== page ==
Salary is a subject that is of primary concern for employees and employers alike. Setting a pay scale for your workers can be challenging. You want to pay your workers enough to compensate them for their time and prevent them from seeking employment elsewhere, but you don't want to pay so much that salaries eat into your company's profits.
Use these tips to create a pay scale that is fair for both you and your workers.
1. Determine the value of the position.
Before you can assign a salary to any position within your company, you need to determine the value of that position. Begin by drafting a comprehensive list of the responsibilities and duties the employee filling a specific position will need complete each day.
Consider the amount of time it would take you to do the work yourself. Take into account any special training, education, or certifications needed to complete the work associated with the position. This information can help you determine how valuable each employee is to your company. The salary scale for each position should reflect the total value.
2. Research comparable wages.
In order to attract the best employees to your company, you need to offer pay that is competitive with other businesses in the area. Once you have created a detailed job description, use this description to locate other positions that are similar to the one you are trying to fill.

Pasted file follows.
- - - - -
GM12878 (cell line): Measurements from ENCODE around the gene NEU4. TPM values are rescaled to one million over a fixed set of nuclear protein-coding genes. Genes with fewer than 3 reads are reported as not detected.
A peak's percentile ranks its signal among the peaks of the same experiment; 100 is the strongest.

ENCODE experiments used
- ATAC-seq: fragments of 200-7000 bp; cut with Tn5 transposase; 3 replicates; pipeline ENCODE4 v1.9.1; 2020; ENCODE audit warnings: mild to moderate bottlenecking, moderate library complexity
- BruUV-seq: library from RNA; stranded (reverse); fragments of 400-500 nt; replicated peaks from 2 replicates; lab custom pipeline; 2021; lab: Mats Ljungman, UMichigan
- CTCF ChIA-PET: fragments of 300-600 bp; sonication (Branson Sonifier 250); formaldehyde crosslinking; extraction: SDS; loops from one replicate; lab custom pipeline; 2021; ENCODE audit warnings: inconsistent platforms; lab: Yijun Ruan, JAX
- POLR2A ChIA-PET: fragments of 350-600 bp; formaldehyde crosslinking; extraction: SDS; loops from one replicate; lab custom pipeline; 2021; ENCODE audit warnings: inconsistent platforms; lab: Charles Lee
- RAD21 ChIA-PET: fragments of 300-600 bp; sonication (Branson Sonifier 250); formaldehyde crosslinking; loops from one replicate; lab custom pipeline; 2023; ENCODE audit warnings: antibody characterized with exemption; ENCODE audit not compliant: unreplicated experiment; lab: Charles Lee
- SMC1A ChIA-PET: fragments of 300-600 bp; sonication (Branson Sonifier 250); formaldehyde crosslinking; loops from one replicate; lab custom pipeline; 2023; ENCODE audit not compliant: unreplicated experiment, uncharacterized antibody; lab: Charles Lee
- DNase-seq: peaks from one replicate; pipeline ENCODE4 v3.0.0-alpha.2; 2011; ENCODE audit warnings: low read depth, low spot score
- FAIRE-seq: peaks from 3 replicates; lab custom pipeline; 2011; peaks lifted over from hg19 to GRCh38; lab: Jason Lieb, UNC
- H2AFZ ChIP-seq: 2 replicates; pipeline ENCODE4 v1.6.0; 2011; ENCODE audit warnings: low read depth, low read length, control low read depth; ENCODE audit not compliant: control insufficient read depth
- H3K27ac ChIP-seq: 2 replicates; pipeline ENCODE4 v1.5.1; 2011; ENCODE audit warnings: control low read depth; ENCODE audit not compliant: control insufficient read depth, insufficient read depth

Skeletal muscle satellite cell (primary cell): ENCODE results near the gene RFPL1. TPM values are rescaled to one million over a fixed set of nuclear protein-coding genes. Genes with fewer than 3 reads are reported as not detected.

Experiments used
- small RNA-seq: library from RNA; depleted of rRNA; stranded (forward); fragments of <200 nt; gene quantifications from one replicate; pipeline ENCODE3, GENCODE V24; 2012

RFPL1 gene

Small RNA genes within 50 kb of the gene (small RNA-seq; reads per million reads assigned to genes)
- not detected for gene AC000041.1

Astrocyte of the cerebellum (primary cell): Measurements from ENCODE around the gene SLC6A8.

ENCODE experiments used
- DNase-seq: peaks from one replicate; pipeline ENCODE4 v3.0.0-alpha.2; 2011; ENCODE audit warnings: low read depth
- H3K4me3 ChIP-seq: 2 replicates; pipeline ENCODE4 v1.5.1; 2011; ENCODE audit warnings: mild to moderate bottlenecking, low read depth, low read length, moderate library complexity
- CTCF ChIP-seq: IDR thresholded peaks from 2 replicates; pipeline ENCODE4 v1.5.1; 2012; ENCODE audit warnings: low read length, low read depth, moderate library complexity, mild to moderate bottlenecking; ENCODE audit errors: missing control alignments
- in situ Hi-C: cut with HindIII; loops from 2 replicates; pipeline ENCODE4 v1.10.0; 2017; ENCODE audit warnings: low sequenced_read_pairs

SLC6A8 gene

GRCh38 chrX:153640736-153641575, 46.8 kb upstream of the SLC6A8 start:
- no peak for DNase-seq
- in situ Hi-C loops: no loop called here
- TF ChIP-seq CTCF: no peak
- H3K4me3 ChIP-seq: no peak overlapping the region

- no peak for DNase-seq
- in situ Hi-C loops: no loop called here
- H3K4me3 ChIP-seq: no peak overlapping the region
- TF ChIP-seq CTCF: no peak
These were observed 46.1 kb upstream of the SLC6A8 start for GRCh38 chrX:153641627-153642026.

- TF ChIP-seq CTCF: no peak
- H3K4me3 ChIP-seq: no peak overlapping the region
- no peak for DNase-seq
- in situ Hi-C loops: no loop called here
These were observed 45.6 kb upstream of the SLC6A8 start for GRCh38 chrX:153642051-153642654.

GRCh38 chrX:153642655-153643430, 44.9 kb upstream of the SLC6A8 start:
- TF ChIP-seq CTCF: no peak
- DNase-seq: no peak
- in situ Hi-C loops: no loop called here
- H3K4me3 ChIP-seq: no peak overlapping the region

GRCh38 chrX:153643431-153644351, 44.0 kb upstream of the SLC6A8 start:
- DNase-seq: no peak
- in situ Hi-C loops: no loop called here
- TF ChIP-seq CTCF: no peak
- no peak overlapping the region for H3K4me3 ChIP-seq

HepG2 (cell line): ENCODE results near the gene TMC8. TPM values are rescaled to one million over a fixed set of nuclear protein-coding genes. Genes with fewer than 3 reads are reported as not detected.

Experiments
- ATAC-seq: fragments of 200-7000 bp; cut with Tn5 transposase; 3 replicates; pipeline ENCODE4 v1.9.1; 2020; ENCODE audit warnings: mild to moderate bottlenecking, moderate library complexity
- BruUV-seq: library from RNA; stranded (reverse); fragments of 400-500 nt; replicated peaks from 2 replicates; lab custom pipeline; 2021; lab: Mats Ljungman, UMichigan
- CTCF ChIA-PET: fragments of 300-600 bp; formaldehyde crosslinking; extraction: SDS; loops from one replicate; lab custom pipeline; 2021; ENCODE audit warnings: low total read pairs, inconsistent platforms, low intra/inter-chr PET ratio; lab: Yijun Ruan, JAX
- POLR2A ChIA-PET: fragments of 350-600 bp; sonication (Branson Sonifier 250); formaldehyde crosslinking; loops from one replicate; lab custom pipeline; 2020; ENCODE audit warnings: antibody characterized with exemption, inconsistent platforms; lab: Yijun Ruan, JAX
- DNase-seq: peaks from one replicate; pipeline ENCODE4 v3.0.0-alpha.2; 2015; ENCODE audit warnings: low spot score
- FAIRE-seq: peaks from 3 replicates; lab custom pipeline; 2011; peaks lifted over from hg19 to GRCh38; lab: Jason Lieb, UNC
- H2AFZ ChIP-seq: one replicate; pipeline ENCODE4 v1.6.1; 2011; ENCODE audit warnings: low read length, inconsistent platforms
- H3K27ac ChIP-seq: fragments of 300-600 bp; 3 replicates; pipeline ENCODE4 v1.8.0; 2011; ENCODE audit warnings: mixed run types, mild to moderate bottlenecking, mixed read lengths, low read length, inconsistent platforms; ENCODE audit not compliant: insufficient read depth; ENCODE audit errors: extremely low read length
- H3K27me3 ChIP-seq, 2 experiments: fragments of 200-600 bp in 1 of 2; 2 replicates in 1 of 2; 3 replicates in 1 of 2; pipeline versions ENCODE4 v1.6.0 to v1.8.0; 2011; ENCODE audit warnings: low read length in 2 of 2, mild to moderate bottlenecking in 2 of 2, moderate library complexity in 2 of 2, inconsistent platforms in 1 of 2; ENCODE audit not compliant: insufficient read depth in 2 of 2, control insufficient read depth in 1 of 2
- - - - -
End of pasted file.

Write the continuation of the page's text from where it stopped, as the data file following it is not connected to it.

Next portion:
Pay attention to the salary and benefits offered by your competitors. You can use the compensation package being offered by other companies for similar job openings to help you determine an appropriate pay scale for your own workers in the future.
3. Factor in non-salary compensation.
As you create a salary scale for positions within your company, factor in the value of any non-salary compensation that is associated with each position. Many companies offer their employees access to subsidized health insurance, stock options, quarterly bonuses, and reduced memberships to gyms or bulk-buy stores.
Each of these perks has value that can affect the salary you are willing to offer. The more non-salary compensation options you offer, the easier it will be to attract quality employees while maintaining a lower base pay. This benefits both your employees and your company by helping to satisfy the financial needs of both parties.
Creating a fair salary scale can be difficult. Be sure that you have clearly defined the positions within your company, that you know comparable wages being offered by competitors, and that you factor in the value of any non-salary compensation options available to your employees when setting a salary scale in the future. If you're still unsure of what salary to offer your employees, contact a local pay consulting company.